Since Frischknecht’s win on January 3, 1999, no Swiss man has climbed on any step of a World Cup elite podium, and by the end of that season, the Belgians and Dutch had nearly taken over. At the Wortegem-Petegem round of the 2001 season, all of the top 10 elite finishers were Belgian. The sport is not all World Championships and World Cups, of course, but the results of series like the SuperPrestige show much the same trend.
Despite the diminishing returns in a sport that also used to boast more French, Italian, and German contenders, Switzerland retained its depth and interest in the sport, continuing to fill out its start allotments with hopefuls and usually hosting a World Cup round. In the years following Frischknecht’s win, Switzerland was still capable of placing four riders in the top 20 of any given event, and likely at least one in the first ten. But the very tip of the spear was gone. For a decade now, the nation’s standard bearer has been the very capable Christian Heule, a remarkably consistent finisher in the top-10 range, and capable of a top-5 on his best days. He was joined for several years by Simon Zahner, an early ‘cross talent currently with the BMC road team. Zahner seemed to be on the way up before presumably choosing to concentrate on the road. In the elite ranks, twenty-five-year-old mountain biker Marcel Wildhaber (Scott-Swisspower MTB) looks to be the brightest hope for the future, putting in his time in the 20s and 30s over the last few seasons before having what could prove a breakthrough ride at this month’s Pilzen, Czech round, where he finished 12th.
So how did one of the cyclocross’s biggest legacy nations drop from prominence, leaving only the incessant dinging of cowbells behind? I won’t pretend to know. Maybe, for anyone but the Belgians, it simply makes more sense to make your money on a mountain bike or on the road, not in a niche halfway between. Maybe the lack of top Swiss road teams to pay the summer bills undercut the support system. Maybe the sanitization of international cyclocross courses since the late 1980s has reduced the value of the Swiss technical precision in the slop. Maybe something changed in the 1990s in ‘cross, too, but we’re not going to go into that now. Maybe I’ll look into it further someday.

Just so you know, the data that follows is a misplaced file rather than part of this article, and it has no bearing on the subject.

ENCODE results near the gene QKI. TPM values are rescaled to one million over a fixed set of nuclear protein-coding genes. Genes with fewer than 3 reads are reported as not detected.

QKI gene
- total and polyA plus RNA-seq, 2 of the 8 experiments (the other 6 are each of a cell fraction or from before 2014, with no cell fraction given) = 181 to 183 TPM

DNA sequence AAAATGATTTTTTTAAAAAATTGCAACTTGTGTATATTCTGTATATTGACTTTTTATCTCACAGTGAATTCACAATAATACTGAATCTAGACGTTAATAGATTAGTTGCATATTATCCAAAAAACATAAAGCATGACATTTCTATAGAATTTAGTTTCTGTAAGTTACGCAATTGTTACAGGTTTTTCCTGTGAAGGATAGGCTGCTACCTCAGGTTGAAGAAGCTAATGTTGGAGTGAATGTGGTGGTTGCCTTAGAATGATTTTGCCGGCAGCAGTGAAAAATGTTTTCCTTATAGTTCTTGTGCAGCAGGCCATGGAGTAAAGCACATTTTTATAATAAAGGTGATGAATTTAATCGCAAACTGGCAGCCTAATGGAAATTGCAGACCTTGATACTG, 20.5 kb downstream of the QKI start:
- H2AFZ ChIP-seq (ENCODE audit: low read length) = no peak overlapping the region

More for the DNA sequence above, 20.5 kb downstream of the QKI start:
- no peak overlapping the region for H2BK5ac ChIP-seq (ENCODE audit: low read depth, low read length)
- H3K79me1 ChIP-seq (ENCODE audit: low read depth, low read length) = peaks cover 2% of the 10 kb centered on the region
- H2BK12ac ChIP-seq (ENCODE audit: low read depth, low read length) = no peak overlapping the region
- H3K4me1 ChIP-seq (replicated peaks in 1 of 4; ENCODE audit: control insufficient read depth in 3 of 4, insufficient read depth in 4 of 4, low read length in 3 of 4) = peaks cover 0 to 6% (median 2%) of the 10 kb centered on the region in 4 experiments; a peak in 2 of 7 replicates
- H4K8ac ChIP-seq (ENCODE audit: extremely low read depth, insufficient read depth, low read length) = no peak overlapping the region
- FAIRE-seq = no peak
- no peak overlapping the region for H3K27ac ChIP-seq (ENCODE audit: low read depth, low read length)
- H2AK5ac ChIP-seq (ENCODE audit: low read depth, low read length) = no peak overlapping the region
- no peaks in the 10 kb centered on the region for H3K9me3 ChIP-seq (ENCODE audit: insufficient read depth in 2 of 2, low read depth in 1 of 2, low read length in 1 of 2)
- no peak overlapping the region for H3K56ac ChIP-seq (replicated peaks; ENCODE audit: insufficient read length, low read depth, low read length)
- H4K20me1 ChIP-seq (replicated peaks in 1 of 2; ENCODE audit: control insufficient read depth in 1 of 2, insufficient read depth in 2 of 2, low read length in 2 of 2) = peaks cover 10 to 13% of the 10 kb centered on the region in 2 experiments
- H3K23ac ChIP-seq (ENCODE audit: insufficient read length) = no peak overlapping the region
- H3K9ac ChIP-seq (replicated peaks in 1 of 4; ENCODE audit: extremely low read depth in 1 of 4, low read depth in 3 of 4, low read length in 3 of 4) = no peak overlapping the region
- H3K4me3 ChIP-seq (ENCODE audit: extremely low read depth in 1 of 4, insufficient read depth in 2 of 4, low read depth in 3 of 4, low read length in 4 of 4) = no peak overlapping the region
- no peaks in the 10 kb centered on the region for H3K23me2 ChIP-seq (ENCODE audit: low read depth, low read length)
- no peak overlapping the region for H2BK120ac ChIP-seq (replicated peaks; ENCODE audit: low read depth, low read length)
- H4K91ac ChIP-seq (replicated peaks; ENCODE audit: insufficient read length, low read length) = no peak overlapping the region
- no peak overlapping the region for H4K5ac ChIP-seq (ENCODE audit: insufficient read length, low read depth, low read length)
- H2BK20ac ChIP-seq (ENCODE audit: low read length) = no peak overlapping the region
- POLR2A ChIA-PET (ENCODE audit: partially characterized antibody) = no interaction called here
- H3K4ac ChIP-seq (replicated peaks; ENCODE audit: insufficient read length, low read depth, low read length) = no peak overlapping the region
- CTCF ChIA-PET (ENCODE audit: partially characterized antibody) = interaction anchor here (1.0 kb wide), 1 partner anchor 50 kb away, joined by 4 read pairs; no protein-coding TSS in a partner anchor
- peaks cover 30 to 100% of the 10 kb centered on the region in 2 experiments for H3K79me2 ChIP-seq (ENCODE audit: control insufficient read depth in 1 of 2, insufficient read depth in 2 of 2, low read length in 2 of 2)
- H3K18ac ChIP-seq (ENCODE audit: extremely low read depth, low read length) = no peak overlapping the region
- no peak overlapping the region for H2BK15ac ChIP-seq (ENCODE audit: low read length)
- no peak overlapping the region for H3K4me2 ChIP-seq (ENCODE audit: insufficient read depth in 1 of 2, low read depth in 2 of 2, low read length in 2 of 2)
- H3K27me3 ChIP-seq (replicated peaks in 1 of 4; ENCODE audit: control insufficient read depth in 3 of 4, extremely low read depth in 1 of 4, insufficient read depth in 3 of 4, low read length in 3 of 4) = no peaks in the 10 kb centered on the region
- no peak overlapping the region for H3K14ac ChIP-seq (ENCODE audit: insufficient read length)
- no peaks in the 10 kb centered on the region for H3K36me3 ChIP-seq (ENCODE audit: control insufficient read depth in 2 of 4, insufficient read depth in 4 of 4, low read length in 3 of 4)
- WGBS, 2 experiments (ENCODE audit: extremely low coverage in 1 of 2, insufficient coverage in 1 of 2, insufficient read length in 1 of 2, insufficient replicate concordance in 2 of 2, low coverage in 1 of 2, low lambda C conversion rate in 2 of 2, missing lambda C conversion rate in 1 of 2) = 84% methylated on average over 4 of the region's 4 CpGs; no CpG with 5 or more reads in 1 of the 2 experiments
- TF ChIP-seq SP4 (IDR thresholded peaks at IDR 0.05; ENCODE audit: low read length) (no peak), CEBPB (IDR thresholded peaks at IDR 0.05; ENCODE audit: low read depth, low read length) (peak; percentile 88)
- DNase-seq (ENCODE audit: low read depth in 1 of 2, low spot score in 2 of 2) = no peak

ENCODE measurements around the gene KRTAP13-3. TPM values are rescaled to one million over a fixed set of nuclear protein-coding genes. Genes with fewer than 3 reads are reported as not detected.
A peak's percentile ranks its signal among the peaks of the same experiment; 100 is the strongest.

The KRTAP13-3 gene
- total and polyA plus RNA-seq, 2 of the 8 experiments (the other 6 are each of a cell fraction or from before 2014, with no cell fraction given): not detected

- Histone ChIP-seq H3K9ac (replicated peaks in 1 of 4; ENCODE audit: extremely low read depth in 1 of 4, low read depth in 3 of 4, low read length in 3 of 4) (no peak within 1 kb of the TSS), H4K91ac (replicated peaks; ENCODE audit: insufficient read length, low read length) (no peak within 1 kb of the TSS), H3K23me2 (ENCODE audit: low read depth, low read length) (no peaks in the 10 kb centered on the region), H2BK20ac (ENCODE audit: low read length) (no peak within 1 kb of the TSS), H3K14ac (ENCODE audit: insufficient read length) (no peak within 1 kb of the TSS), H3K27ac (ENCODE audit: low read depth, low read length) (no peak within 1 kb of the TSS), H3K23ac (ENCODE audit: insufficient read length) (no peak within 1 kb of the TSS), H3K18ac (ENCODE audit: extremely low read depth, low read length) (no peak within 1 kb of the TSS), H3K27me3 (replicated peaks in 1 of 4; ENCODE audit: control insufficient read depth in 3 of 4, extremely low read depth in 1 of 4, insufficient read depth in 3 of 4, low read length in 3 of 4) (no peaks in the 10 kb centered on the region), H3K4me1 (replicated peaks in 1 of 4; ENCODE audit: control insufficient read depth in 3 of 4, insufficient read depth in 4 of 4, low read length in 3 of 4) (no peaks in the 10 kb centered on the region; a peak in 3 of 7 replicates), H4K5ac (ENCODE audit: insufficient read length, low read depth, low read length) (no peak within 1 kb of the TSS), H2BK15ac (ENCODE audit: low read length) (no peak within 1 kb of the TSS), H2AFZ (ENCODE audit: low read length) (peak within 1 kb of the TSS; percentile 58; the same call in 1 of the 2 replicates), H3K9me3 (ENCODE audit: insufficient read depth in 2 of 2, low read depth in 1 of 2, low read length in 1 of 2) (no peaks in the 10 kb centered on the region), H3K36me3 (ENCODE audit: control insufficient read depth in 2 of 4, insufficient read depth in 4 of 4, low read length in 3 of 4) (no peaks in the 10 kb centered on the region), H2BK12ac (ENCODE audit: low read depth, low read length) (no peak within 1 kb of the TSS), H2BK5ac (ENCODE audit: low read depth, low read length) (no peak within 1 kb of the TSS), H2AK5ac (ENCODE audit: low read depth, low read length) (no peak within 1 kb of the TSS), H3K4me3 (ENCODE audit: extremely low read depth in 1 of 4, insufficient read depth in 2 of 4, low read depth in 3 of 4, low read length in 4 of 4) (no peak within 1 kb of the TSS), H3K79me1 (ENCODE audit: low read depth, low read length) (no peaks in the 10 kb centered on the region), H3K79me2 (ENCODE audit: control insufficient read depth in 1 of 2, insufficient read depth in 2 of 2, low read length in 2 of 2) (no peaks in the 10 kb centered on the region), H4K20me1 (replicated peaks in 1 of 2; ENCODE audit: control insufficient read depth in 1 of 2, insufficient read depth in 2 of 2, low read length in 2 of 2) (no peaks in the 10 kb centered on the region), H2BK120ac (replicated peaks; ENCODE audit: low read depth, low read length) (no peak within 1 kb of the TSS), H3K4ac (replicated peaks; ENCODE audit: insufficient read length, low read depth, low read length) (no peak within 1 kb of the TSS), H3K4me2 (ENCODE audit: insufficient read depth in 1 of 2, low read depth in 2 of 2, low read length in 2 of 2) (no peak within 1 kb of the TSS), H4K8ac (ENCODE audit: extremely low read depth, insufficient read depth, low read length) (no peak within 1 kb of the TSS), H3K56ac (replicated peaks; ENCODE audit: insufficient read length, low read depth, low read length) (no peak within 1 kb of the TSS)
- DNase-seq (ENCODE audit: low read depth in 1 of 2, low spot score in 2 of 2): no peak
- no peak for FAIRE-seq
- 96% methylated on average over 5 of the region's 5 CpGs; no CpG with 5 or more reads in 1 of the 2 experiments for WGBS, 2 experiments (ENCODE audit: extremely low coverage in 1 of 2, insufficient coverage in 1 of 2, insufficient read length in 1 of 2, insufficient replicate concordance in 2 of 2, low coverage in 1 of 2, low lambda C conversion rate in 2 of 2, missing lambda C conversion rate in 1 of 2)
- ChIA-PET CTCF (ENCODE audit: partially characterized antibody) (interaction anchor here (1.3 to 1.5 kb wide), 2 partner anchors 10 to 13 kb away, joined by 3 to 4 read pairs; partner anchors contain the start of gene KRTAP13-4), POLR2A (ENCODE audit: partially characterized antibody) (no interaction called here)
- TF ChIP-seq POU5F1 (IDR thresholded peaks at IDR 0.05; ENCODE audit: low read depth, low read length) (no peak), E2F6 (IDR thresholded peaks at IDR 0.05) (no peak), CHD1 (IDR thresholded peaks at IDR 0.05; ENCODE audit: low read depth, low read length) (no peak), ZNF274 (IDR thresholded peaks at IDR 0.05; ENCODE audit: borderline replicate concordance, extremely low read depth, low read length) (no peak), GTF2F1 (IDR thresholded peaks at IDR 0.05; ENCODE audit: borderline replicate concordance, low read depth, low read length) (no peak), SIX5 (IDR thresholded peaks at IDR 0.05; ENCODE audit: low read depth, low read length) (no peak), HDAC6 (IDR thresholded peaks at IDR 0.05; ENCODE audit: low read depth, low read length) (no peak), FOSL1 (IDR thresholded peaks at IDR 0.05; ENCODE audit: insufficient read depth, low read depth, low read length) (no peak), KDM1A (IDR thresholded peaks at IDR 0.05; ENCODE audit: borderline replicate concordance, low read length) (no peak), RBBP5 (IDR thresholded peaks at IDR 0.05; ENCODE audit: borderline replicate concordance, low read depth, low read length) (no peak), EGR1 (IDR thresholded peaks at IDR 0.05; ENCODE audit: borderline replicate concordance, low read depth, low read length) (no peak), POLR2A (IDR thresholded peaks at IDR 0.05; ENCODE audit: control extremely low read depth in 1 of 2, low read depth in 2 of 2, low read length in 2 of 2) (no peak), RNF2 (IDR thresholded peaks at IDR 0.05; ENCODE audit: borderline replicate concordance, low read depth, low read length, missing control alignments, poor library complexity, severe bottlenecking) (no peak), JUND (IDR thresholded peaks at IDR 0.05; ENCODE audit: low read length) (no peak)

But maybe the trend also isn’t forever. Maybe the World Cup circuit’s recent return to Aigle after the three year absence of a Swiss round will spark some interest again, boost the participant numbers and level of domestic competition enough for a few super-talents to emerge. Maybe Andy Rihs, head of the Phonak and BMC empires and Swiss cycling's patron saint, can somehow help Switzerland regain its rightful place in its onetime specialty. Or maybe they just need a little more cowbell.
- You can see why some of the Belgian customs tend to stick over those of other cyclocross cultures. Frites and horseburgers are easy to eat on your feet in a crowd, especially compared to fondue and schnitzel. And even though they’re both cheap, Bavik is better than PBR.
- Maybe the Swiss ‘cross decline is due to morale issues. Namely, they have to stop naming everyone “Beat.” Among Switzerland’s international ‘cross representatives: Beat Breu, Beat Wabel, Beat Blum, Beat Morf…
- What do I mean by “sanitization of international cyclocross courses”? We give you the 1988 World Cyclocross Championship from Hägendorf, Switzerland, won by Pascal Richard, with Beat Breu in third.
- With its longterm peformance, the current dominance of Zdenek Stybar (Fidea), and great riding by riders like Peter Dlask and the elder and younger Simuneks, the Czech Republic can rightly be called one of the top nations in cyclocross. Question is, like cowbells from the Swiss and public urination from the Belgians, what cultural artifact will the Czechs contribute to the sport?
- So who do we blame for cowbell proliferation in the United States? Tim Johnson. OK, maybe it’s not all Tim's fault, but he’s definitely involved. Back in the late 1990s and early 2000’s, Saturn sponsored the country’s best domestic road team, as well as a juggernaught ‘cross lineup featuring Johnson, Frank and Mark McCormack, and Bart Bowen. Somewhere in there, Saturn decided that cowbells were better marketing gewgaws than cardboardish off-brand water bottles, and the team distributed thousands of bells at road and ‘cross events to deafening result. By 2002 or so, the Mercury team (which started out wanting to be Saturn before deciding it really wanted to be TVM) also started handing out cowbells, so I suppose we can blame them, too.
- The headline I finally slapped on this thing doesn’t exactly roll off the tongue, does it? And frankly, it’s a little bit too Rick Steves for me. But in starting to write a little something about cyclocross, one thing stood out: all the good headline references and puns have been taken. Gin and trombones. Mud and cowbells. Chocolate and waffles. Frites and mayo. Cyclocross. Crosshairs. Crosscheck. Cross Czech. Crosswind. Cross dressing. Cross-industry marketing opportunities. There just aren't any good 'cross references left to make. Oh, wait, there's one. Feel free to use that.